See also House demolitions, forced displacement, denial of residency rights in Background and Analysis
Two pieces here, +972 and Ma’an.
Palestinian residents of Sheikh Jarrah marched with Israeli activists, August 2017, to protest against the eviction of the Shamasna family from their East Jerusalem home. Photo by Nigel Wilson/Al Jazeera
By Orly Noy, +972
August 13, 2017
Former Attorney General Michael Ben Yair, whose former family home in Jerusalem is now occupied by Palestinians facing eviction, says he will reclaim the property in order to legally hand it over to them.
The feeling of déjà vu that enveloped the East Jerusalem neighbourhood of Sheikh Jarrah last Thursday was especially sombre. Here we were, once again, standing around on a Friday afternoon, struggling against the eviction and dispossession of Palestinian families. Eight years have passed since the first wave of evictions and the large protests in the neighbourhood — eight years in which not a single family has been removed from their home. And now the clouds of dispossession are gathering once again, threatening the home of the Shamanseh family.
A Palestinian man during a weekly demonstration against Jewish settlements and impending evictions of Palestinian families from their homes in the East Jerusalem neighbourhood of Sheikh Jarrah, May 17, 2013. Photo by Flash90
Over the past decade Sheikh Jarrah has become one of the focal points of the attempt to Judaize East Jerusalem by messianic right-wing organizations. Doing so isn’t much of a task: in the war against the weakest residents of the city, the state gives its backing to those organizations.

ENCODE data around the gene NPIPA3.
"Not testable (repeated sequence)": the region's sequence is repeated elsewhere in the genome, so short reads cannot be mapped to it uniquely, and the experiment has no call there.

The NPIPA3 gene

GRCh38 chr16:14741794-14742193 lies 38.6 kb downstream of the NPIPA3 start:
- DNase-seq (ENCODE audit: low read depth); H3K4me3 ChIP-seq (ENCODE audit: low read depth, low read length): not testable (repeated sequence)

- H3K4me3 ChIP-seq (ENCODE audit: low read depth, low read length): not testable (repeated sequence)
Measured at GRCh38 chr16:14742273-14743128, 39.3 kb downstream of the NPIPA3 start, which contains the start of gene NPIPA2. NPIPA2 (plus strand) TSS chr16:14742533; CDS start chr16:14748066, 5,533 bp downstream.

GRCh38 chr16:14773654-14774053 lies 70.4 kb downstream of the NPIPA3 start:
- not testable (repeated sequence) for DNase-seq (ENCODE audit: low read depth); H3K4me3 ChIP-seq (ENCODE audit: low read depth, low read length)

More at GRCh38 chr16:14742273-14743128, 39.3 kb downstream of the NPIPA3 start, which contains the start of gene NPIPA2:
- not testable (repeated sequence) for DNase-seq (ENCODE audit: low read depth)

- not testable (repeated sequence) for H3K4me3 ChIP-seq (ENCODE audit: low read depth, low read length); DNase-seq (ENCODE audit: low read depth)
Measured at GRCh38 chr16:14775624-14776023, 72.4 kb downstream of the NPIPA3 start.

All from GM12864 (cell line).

What about the homes in West Jerusalem?
The backstory of the dispossession in Sheikh Jarrah captures the moral injustices that lie at the heart of the Zionist legal system. Until the 1948 war, the land on which some of the families live today belonged to Jews, just as neighbourhoods such as Talbiya and Bak’a, which became Jewish neighbourhoods after 1948, belonged to Palestinians. After the war, the homes that belonged to Jews were taken over by the Jordanian Custodian of Enemy Property, which rented them out to Palestinians. After Israel’s occupation of East Jerusalem in 1967, the land was transferred back to Jewish hands. This time, the Palestinian families remained in the homes, and began paying rent to the Israeli Custodian of Absentee Property.
Jewish settlers display their ‘ownership’ of a Palestinian property they have seized in the Sheikh Jarrah district. Photo by Ryan Rodrick Beiler/ Activestills.org
But as opposed to the original owners of the upscale “Arab homes” in Talbiya and Bak’a, who lost all legal rights to their property, Israel still allows the Jewish landowners in Sheikh Jarrah to reclaim their property, while evicting the Palestinians who have been living in those homes since the 1950s and 60s. A number of right-wing organizations, founded by right-wing extremist Arieh King, are working tirelessly to find either the original owners or their successors, while providing them with legal assistance to help reclaim the homes. The Israeli Custodian happily goes along with the charade.
Palestinians sit in front of the Shamasna home in Sheikh Jarrah. Undated. Ma’an Images
Several families have already been evicted from their homes in Sheikh Jarrah in precisely this manner. The Shamanseh family has lived in their home since 1964 After a long legal saga, Israel’s Supreme Court upheld a ruling by lower courts, ordering the family to be expelled from their home, with a grace period of 18 months, due to humanitarian concerns. Until two weeks ago, the family had not received an eviction order. The Shamanseh’s attorney managed to obtain a short-term injunction, which expired on Sunday morning, upon which he requested another injunction. There is no guarantee that the family will be able to remain in their home.
Over the past week, activists have flocked to the neighbourhood for demonstrations and to hold night shifts. On Wednesday last week, former Attorney General Michael Ben Yair, whose family lived in the neighbourhood until 1948, paid a visit the Shamanseh family. Ben Yair, who returned to his family’s former home, declared that he is willing to reclaim the house — just as right-wing organizations do — but instead of Judaizing it, he will transfer ownership over to the Palestinian family that lives there.